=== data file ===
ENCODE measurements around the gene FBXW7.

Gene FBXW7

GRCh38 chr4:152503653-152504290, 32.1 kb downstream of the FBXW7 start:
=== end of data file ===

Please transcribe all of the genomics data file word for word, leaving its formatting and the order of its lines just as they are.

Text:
ENCODE measurements around the gene FBXW7.

Gene FBXW7

GRCh38 chr4:152503653-152504290, 32.1 kb downstream of the FBXW7 start: